as they participate in the Bard Prison Initiative, considered one of the most rigorous
prison education programs in the country.
Inside Higher Ed, Sept. 16, 2019
Students participating in Early College High Schools (ECHS) are significantly more
likely to earn a postsecondary degree within six years of graduating high school than
students of similar backgrounds who did not partake in the programs, according to
a new study. In fact, students in ECHS — which allow students to simultaneously earn
their high school diploma and up to two years of college credit — are nearly three
times as likely to earn an associate degree or certificate than non-ECHS peers, according
to the American Institutes for Research (AIR) study.
Community College Daily, Sept. 16, 2019
New research from ACT's Center for Equity in Learning and Hispanic media company Univision
Communications Inc. has produced three recommendations for increasing college readiness
among Hispanic students. Hispanic students make up about 18 percent of the college
student population, and they tend to meet ACT College Readiness Benchmarks at lower
rates than non-Hispanic white students, according to a news release.
Inside Higher Ed, Sept. 13, 2019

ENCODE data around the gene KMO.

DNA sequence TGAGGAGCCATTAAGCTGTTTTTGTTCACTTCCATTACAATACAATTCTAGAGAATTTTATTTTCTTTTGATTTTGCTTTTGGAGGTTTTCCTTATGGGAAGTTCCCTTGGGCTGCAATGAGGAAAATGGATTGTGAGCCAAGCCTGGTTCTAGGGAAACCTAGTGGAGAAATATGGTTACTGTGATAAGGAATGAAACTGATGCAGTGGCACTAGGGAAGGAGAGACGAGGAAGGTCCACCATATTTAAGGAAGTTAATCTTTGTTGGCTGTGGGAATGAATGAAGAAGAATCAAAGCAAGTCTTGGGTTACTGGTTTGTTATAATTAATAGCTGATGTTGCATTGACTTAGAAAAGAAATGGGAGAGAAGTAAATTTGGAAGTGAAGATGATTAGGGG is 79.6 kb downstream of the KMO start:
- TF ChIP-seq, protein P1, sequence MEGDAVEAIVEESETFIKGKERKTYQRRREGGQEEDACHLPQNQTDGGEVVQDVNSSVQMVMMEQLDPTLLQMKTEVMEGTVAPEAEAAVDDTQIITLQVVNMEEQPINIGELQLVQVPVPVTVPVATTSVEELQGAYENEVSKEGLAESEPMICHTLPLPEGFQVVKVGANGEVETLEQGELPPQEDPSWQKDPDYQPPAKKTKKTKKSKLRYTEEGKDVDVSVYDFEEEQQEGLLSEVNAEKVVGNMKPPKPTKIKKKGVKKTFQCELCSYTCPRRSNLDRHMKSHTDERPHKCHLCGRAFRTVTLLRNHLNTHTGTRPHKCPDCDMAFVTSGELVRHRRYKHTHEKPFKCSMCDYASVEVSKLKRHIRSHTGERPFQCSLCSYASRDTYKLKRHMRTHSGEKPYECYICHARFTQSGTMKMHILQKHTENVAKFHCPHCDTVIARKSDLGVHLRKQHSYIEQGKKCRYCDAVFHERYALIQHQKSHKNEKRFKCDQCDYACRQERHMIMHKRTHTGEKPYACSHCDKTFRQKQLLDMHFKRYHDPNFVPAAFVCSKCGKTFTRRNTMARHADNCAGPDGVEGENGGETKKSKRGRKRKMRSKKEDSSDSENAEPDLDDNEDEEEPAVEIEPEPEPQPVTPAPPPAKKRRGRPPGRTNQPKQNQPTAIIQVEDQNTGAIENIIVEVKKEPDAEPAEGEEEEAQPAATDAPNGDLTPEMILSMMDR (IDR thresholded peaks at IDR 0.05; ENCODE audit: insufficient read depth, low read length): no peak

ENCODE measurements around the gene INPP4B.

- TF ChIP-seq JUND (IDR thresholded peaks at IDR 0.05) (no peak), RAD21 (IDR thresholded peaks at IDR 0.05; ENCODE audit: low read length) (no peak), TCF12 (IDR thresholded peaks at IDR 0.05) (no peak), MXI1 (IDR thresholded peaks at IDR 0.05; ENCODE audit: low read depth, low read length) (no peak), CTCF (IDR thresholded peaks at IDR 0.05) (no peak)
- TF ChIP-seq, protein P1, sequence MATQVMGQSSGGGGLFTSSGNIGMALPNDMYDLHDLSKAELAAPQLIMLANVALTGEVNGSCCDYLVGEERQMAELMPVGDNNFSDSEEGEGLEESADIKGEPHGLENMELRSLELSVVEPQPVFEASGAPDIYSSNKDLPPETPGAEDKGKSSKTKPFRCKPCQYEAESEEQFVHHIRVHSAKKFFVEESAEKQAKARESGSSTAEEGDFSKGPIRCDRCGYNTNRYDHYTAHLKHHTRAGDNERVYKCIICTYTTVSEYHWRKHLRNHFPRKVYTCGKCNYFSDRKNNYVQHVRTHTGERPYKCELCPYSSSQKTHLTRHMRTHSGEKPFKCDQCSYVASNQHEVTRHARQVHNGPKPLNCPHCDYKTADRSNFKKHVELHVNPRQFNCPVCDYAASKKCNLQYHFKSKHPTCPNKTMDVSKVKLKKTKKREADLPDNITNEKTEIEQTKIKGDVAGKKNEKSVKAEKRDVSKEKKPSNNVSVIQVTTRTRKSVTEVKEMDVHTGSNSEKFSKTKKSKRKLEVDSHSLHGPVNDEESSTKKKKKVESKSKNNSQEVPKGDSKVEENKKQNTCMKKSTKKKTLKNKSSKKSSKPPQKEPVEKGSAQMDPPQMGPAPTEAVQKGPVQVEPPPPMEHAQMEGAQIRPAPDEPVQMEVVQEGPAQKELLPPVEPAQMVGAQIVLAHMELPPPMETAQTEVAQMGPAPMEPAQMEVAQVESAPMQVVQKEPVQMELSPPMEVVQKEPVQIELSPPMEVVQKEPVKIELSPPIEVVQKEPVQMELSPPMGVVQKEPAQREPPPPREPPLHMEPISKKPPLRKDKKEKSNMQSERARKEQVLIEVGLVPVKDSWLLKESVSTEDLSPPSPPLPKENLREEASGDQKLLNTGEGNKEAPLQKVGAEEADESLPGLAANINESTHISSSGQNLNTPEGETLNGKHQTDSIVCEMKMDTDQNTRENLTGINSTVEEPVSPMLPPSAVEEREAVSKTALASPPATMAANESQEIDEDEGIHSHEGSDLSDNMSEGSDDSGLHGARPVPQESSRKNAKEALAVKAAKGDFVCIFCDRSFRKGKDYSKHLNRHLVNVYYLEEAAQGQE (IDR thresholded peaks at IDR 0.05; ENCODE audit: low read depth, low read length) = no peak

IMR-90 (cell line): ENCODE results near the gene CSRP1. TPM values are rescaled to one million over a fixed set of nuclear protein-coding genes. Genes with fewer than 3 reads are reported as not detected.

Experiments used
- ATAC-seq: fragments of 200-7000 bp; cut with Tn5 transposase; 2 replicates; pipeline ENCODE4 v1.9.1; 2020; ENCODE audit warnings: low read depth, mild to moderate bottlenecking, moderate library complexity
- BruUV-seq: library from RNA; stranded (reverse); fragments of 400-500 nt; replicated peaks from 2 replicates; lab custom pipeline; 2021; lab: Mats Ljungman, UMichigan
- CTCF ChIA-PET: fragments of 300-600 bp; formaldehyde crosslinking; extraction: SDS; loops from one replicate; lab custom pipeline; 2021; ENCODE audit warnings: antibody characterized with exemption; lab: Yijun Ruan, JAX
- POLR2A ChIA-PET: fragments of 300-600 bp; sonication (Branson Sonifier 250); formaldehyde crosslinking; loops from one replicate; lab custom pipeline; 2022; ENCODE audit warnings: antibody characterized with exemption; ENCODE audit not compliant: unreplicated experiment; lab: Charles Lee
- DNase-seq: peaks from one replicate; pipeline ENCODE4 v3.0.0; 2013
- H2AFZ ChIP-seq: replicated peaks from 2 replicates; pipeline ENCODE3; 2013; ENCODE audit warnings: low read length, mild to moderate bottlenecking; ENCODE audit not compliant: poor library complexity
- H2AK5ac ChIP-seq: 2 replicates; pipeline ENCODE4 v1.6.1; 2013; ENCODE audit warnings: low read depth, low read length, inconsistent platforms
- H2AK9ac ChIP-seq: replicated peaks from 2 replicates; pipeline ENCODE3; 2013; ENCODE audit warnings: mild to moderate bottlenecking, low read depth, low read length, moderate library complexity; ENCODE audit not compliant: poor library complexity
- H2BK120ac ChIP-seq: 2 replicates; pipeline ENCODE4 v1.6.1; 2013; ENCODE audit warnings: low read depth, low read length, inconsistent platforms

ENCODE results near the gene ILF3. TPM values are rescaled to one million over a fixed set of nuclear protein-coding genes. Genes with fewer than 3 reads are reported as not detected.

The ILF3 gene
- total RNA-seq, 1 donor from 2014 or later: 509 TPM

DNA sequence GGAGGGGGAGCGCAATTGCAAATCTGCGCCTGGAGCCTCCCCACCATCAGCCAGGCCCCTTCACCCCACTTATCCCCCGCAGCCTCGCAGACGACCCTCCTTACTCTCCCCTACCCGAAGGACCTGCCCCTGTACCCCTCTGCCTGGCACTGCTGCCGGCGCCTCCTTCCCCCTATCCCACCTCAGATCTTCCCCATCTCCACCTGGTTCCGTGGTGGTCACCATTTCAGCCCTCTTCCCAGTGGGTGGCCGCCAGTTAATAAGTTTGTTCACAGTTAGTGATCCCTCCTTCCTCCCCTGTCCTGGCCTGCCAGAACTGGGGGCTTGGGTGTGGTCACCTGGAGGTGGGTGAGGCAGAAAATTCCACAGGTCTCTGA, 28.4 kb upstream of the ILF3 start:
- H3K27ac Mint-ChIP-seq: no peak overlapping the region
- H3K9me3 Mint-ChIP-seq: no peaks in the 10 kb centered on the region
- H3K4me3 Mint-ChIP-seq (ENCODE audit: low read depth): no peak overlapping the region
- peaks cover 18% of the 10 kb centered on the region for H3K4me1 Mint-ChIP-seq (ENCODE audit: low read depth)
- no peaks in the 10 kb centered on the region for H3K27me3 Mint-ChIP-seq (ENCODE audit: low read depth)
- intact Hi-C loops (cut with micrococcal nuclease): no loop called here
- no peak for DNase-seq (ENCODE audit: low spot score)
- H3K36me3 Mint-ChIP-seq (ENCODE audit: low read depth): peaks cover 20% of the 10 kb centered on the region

Most public flagship universities are failing to meet the financial needs of low-
and middle-income students, a report finds, and are overly subsidizing wealthier students.
... The report found that only six of 50 state flagships meet an affordability benchmark
for low-income students.
Inside Higher Ed, Sept. 12, 2019
Why do businesses like to team up with community colleges? Because they grasp what
company partners need and respond quickly. That’s key to creating successful partnerships
with businesses, according to two panels of experts convened Thursday by the Urban
Institute in Washington, D.C.
Community College Daily, Sept. 12, 2019
The American public has strong, positive attitudes about the benefits of a community
college education, according to the 2019 edition of the “Varying Degrees” study by
New America. Overall, 85 percent of Americans think public community colleges are
worth the cost, and 78 percent are comfortable contributing their tax dollars to them.
Community College Daily, Sept. 11, 2019
Politics | Local, State, National
A major gap between Democrats’ and Republicans’ thinking on appropriations now makes
it inevitable Congress will pass a temporary measure — the all-too-common “continuing
resolution” (CR) to keep the government running at current spending levels, as lawmakers
try to work out those differences. A major jolt came last week when Senate appropriators
scrapped a plan to mark up legislation to fund federal education and job training
programs — the key Labor, HHS and Education funding bill that is so important to community
colleges. Partisan disagreements focused on a proposed Democratic amendment regarding
federal funding for family planning, but broader disagreement on funding levels have
also gummed up Senate action.
Community College Daily, Sept. 16, 2019